"How safe can you be hitting the wall head on at 200 mph? You can use the best seat belts, best helmets and try everything you possibly can, but there's some things you can't avoid. Hopefully I won't have that problem. Things are safer and we're all doing stuff, the restraint systems and soft walls and all that have been wonderful. To know if you hit a soft wall right now and it takes 40 percent of the impact off your body is pretty neat. You're still running fast."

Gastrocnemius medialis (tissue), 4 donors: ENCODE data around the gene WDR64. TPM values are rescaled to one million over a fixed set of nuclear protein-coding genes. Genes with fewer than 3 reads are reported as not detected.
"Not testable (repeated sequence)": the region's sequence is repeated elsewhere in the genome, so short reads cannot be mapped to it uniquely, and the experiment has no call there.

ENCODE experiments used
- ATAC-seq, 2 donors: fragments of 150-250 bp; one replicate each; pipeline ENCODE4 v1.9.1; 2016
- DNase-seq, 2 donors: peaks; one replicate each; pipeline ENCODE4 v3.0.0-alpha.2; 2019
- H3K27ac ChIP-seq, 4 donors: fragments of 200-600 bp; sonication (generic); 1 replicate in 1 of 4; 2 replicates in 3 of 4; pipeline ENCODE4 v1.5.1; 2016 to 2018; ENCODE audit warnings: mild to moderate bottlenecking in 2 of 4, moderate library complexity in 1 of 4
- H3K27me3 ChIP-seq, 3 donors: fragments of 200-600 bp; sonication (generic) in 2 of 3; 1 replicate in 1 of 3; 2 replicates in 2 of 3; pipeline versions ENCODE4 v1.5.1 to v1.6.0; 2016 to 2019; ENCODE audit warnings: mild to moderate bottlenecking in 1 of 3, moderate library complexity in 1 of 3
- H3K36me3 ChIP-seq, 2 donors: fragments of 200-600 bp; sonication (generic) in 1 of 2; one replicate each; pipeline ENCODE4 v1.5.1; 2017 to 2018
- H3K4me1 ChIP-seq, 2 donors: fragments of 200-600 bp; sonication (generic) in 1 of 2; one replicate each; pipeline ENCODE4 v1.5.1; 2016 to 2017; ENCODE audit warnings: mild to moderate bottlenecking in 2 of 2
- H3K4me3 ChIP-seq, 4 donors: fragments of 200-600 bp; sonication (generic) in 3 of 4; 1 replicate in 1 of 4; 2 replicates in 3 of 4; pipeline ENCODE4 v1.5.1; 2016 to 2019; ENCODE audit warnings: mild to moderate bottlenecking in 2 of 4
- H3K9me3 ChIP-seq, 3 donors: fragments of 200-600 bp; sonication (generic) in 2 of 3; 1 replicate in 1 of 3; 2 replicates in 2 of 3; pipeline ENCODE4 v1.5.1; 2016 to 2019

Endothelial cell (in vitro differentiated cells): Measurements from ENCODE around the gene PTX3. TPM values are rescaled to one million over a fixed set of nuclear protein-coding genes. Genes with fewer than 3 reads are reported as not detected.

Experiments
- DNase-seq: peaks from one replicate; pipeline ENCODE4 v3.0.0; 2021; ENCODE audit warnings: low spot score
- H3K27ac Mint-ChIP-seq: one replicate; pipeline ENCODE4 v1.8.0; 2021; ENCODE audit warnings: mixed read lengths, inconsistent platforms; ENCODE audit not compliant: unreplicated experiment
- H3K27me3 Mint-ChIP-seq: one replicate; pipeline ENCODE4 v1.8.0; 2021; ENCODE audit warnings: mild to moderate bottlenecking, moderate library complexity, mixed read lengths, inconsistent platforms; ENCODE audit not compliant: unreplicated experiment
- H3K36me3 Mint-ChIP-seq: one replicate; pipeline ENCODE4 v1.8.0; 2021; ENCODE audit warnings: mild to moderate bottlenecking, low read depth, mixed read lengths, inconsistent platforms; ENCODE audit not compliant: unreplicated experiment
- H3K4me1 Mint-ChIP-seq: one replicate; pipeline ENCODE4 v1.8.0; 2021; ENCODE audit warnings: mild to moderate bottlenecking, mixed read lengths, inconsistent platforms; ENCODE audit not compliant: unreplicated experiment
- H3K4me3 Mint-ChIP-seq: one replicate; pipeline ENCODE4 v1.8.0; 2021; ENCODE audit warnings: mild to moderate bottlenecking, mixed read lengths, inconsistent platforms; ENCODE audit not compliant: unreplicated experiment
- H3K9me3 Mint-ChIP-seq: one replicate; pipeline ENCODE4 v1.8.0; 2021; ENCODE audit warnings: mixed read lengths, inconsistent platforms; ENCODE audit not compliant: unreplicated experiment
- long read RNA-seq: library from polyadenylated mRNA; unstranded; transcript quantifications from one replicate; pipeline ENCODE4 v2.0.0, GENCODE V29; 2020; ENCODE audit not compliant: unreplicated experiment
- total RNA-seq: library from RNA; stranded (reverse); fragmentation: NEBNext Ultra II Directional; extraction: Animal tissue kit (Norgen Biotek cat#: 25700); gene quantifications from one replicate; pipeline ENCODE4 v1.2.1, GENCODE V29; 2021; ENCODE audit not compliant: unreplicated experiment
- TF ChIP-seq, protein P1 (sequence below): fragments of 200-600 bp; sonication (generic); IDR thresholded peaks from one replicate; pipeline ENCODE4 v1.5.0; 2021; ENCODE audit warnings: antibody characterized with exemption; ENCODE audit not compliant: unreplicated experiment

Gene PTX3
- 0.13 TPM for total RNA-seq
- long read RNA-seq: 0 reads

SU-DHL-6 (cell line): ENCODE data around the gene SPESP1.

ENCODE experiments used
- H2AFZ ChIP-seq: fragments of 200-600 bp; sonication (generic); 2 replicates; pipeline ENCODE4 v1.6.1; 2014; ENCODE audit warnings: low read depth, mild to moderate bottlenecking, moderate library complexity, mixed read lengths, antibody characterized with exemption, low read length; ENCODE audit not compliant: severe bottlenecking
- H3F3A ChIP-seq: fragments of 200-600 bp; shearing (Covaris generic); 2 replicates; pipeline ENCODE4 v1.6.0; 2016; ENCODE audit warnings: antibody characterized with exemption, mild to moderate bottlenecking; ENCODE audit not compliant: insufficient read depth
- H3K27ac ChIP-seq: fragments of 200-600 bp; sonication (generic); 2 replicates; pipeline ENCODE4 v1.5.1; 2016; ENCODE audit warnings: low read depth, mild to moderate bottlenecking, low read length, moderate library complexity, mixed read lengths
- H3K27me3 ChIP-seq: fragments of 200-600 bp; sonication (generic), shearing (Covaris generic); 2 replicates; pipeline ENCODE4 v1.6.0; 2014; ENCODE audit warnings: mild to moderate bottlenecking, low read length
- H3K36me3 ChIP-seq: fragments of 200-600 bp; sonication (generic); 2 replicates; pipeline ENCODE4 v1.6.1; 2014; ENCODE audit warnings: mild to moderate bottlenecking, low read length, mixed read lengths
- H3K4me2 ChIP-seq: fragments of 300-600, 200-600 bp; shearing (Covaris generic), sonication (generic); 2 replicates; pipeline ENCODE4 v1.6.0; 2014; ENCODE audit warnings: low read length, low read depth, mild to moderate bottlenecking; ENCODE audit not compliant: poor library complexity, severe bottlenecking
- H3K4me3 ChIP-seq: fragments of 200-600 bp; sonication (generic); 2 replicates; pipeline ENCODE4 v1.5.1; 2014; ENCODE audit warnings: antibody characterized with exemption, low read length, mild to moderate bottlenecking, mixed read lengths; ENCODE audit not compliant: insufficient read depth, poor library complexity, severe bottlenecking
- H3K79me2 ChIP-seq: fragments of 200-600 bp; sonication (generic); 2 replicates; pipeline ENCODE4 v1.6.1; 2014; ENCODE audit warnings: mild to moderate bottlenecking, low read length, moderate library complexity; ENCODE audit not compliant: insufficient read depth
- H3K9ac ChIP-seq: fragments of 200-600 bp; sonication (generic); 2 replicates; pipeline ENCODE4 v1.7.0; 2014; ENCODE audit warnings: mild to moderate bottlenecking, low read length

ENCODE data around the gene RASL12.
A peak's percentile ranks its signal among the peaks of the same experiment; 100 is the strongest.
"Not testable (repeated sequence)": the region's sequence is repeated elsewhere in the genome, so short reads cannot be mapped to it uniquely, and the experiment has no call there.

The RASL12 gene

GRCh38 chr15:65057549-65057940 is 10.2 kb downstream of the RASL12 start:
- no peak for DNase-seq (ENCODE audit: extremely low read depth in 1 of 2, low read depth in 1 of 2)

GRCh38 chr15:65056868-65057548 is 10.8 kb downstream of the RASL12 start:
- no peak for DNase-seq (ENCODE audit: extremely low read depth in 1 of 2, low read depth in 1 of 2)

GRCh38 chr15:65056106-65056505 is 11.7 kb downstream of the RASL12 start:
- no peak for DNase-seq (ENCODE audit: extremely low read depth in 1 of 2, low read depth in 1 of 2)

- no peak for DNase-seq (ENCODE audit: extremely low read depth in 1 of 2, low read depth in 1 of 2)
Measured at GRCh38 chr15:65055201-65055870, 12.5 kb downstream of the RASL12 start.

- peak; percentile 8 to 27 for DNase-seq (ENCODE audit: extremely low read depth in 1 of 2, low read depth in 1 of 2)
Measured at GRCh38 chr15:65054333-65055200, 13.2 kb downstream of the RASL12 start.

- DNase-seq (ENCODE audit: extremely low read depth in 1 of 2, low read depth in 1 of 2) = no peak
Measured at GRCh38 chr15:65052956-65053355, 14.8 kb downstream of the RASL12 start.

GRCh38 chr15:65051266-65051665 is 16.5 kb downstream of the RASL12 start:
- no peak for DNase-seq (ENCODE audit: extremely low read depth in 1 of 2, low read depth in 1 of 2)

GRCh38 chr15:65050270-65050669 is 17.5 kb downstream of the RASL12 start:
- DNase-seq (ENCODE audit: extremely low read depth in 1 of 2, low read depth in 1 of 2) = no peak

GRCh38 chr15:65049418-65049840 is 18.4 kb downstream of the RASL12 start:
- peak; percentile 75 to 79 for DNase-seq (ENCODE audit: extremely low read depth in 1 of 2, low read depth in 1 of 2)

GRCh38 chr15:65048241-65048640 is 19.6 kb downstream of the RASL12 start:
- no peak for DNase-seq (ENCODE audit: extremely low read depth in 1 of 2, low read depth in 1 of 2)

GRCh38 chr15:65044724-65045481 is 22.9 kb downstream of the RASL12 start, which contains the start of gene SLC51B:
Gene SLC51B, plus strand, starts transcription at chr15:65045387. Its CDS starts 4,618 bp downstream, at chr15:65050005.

"I guess I've had a lot of favorite moments for sure. Winning the championship was good. The wild bump and run in the '89 Winston was crazy. I guess one thing that really sticks out in my mind, and there were many, but the race at Michigan when the track was repaved but it wasn't cured up real good and it was coming up real bad. I remember I led that race all day long and I ran out of fuel. I hit pit road and my crew chief then, Bubby Parrott, was squirting ether down the carburetor trying to get that thing lit and trying to get that thing running. The whole team was pushing me down and that baby relit and they kicked it in gear and Buddy got his shirt caught on the car. I pulled him down pit road about 20 feet and he did about six barrel rolls. We had 12 laps to go and I'm running 12th. I passed a car every single lap. I went into turn three with the checkered flag waving and Dale Earnhardt was leading the race. Coming off of turn four I passed him and won the race. That was a heck of a race. I'll never forget that one. I don't know what year that was, but it was a dramatic race. All the guys peeled Buddy Parrott up off the ground, and he was bumped and bruised and bleeding, sitting in victory lane with his hat on sideways like he had been beat to death, so it was a good one."